Bridging the Gap and Meeting Demands
Healthcare reform ups the ante in terms of expectations, attempting to measure (and pay) in a world of quality, where patients are “cured” the first time around and the effectiveness of their physicians determined by whether they accomplish that goal. Value-based compensation models, while still functionally vague, are the intended mandate and represent a quantum change from current fee-for-service models.
The “new” model of healthcare comes on the heels of recent reimbursement cuts, the implementation of “5010” (the new format for standard electronic Health Insurance Portability and Accountability Act transactions), the threat of penalty for failure to submit quality data codes compliant with Physician Quality Reporting System (PQRS) measures to the Centers for Medicare and Medicaid (CMS), confusion regarding changing Meaningful Use requirements, an often hostile environment of Recovery Audit Contractor (RAC) audits and even more confusion over how to function with future payment systems. In our new world, the quality of healthcare will improve based on objective measurement and the “value” of the patient experience, all at lower cost for those paying the bill.
Better healthcare for less cost? The demand for more service, higher standards of accountability (while at the same time simplifying administration), and increased levels of compliance reporting usually go hand in hand with higher costs. Practices are rapidly facing the need to upgrade technology and personnel skills, with perhaps a greater reliance on support from consultants and professional organizations to help them navigate the waters.
This type of contradictory, disruptive messaging tips the balance of certainty and stability, puts us on high alert, and allows for fear, uncertainty, and doubt to set in. Some of the credible surveys conducted in 2011/2012 show physician morale at an all-time low, with many providers considering the safety of employment over practice ownership and others even considering a change in career.While this should come as no surprise given an increasingly hostile business environment, it would be unfortunate and further add to the predicted physician shortage in the future. In fact, solutions to this crisis are actually within reach.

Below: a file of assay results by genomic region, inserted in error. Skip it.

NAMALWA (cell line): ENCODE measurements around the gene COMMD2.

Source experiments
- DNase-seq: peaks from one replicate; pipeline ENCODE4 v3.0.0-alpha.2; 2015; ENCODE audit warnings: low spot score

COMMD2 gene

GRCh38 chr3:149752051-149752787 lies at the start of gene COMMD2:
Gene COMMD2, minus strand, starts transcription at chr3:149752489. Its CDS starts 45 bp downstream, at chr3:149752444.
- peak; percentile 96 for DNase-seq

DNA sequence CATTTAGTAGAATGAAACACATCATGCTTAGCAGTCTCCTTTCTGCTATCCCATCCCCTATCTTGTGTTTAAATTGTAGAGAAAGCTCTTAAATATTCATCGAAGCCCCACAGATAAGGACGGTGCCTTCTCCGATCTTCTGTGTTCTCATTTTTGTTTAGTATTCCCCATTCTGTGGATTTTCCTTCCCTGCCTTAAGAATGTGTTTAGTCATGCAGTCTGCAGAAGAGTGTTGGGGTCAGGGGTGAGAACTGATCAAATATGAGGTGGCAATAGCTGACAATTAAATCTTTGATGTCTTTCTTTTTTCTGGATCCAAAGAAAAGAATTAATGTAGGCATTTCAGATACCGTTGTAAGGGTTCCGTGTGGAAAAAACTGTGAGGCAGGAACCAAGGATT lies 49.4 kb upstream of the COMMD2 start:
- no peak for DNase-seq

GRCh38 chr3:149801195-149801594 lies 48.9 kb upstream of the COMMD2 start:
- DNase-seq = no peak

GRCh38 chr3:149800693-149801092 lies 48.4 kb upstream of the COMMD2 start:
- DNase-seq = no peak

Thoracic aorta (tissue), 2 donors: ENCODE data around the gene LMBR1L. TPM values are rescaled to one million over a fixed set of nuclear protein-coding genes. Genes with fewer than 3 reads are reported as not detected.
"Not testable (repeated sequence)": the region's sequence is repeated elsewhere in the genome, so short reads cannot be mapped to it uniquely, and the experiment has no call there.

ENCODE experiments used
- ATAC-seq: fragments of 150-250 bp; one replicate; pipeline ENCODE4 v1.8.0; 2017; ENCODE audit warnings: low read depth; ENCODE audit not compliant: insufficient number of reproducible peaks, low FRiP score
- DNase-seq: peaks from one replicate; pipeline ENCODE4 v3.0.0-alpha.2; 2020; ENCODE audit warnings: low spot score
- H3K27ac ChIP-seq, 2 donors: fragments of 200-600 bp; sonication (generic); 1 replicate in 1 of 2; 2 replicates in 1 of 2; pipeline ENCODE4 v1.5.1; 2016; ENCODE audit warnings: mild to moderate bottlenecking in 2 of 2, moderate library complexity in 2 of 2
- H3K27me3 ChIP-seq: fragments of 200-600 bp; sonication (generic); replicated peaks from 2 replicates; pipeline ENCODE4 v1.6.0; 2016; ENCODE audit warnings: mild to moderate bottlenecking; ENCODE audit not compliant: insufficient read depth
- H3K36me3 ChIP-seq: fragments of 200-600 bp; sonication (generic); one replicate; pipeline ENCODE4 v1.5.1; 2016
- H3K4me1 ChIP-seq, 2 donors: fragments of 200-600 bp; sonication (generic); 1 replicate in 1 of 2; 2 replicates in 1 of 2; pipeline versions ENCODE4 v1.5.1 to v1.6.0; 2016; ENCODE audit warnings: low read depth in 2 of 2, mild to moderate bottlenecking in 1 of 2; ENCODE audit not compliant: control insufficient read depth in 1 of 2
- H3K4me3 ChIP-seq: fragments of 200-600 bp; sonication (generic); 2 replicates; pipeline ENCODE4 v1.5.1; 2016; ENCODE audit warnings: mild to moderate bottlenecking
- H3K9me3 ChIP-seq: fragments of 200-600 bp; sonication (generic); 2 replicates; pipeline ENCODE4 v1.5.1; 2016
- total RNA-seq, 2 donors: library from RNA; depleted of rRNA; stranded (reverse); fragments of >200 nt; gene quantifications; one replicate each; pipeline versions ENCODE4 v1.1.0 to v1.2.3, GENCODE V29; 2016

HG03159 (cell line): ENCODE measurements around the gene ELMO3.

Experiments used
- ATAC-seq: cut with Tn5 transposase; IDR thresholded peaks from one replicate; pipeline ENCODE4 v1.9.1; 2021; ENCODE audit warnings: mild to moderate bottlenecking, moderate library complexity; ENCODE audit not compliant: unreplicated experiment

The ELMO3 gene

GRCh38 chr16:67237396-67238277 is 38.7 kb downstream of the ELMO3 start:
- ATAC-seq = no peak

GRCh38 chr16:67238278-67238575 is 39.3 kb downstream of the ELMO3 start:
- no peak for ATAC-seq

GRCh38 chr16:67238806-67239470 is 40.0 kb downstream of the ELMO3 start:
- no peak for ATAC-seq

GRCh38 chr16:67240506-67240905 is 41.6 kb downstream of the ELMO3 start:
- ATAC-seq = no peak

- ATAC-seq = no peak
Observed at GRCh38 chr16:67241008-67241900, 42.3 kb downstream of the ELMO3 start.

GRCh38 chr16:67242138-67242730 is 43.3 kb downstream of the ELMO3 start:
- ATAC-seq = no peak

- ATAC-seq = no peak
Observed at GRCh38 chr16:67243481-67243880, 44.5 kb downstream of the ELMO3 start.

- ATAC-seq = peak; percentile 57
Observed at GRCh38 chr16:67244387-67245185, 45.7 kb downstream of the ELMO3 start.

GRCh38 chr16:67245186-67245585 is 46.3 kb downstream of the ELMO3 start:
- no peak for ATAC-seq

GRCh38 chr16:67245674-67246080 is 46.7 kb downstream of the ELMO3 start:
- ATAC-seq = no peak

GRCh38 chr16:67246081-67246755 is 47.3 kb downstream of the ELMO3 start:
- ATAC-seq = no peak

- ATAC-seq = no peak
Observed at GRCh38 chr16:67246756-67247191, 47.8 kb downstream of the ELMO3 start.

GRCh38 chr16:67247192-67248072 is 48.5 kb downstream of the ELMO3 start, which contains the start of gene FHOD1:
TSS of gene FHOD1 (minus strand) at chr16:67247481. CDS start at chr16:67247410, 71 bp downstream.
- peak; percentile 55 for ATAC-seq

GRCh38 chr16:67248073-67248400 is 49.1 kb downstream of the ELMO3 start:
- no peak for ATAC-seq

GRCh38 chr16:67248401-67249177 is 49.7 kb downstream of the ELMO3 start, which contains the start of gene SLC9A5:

Radiology is usually viewed as a “behind the scenes” specialty, where contribution to the patient’s circle of care is consultative and supports those physicians with direct patient contact. While radiologists could in theory support the concept of “value” in medicine, they in fact have little control over how their interpretations are used to drive improved outcomes. At the same time, as quality becomes the watchword, insurance companies in some parts of the country are attempting to steer patients to lower cost providers without consideration of quality. How does radiology move then from the perception of being a “passive” specialty in regard to patients, potentially treated as a low-cost commodity and therefore, able to maintain some level of control over its destiny?
Alan C.Kay stated, “The best way to predict the future is to create it.” What can this look like for radiology?
A View of the Future
We know future reimbursement will likely consist of value-based pricing or pay for performance instead of the current fee for service reimbursements, although it is likely that for some transitional period of time, practices will face the challenge of functioning under both payment models. Living in both worlds at the same time requires a transformational approach, but the need to think differently doesn’t necessarily demand major changes to how a practice operates. In fact, the very definition of transformation is “change for the better” which suggests opportunity.
This new healthcare world equates to a new way of thinking. It is “patient facing” and requires a dynamic architecture to support new lines of communication. In the new world of healthcare, radiology groups will no longer be confined to the traditional dynamics of working behind the scenes, but rather can implement a four dimensional model with patient and referring physicians in the center of its gravity (see illustration). Direct contact lines then reach to each of the four stakeholder dimensions, which include not only traditional marketing/education for referring physicians, but direct contact and education for patients (an underutilized resource) as well. Cutting edge practice technology delivers patient centric, self-service technology, and of course, directs patient and referral contact.